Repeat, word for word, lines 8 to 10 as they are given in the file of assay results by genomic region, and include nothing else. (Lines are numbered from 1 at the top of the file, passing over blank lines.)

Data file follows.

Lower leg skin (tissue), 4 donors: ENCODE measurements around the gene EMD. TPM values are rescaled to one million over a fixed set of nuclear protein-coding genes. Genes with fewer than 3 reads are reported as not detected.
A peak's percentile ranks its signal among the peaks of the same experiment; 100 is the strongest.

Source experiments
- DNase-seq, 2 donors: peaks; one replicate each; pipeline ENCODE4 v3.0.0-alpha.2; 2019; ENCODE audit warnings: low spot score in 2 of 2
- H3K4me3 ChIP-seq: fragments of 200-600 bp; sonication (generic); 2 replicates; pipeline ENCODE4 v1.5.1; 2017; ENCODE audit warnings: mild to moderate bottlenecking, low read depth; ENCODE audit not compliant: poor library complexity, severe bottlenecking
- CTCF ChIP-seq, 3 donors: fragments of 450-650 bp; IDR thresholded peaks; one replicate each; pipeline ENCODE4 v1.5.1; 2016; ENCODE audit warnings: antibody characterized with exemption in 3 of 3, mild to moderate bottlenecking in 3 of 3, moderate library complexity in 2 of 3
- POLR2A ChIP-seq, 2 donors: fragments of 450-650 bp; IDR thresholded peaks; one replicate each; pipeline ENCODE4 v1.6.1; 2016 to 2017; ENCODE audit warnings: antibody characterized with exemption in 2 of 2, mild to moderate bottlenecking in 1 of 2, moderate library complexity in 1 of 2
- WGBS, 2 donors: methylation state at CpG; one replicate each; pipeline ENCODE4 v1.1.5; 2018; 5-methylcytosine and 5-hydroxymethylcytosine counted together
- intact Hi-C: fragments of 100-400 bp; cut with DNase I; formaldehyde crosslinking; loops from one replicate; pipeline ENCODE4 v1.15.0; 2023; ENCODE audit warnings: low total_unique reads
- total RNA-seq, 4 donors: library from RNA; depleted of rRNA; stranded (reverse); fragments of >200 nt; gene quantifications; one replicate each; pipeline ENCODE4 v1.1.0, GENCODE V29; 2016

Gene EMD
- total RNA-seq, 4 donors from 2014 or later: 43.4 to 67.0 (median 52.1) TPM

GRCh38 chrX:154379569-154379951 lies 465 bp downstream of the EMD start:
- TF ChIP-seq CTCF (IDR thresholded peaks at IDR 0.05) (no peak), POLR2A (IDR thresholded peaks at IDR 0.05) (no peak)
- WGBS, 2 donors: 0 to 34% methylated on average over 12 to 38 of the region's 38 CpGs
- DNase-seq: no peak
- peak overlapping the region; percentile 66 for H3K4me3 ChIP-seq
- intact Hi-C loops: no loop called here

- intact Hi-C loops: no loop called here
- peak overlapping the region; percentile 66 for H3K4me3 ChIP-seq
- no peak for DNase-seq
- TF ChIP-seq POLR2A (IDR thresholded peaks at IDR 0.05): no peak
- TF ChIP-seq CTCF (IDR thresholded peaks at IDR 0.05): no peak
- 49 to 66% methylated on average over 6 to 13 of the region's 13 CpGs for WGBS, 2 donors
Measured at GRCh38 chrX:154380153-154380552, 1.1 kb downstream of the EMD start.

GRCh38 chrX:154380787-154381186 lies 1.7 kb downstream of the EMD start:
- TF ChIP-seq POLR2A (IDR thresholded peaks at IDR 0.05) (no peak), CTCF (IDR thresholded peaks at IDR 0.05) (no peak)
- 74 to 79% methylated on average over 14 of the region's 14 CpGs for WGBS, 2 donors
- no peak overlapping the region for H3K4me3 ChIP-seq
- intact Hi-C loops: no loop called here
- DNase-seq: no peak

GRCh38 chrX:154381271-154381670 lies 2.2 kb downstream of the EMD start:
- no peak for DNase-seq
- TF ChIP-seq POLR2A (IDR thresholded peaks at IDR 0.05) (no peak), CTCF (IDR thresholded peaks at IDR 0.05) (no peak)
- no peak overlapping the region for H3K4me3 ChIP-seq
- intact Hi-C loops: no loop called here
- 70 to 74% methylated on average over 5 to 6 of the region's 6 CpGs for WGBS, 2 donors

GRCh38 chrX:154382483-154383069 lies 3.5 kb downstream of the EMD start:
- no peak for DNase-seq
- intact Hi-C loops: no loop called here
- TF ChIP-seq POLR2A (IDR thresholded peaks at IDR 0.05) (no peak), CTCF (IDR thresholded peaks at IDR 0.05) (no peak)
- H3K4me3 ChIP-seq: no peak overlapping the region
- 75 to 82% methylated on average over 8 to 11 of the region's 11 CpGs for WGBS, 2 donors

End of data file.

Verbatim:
- WGBS, 2 donors: methylation state at CpG; one replicate each; pipeline ENCODE4 v1.1.5; 2018; 5-methylcytosine and 5-hydroxymethylcytosine counted together
- intact Hi-C: fragments of 100-400 bp; cut with DNase I; formaldehyde crosslinking; loops from one replicate; pipeline ENCODE4 v1.15.0; 2023; ENCODE audit warnings: low total_unique reads
- total RNA-seq, 4 donors: library from RNA; depleted of rRNA; stranded (reverse); fragments of >200 nt; gene quantifications; one replicate each; pipeline ENCODE4 v1.1.0, GENCODE V29; 2016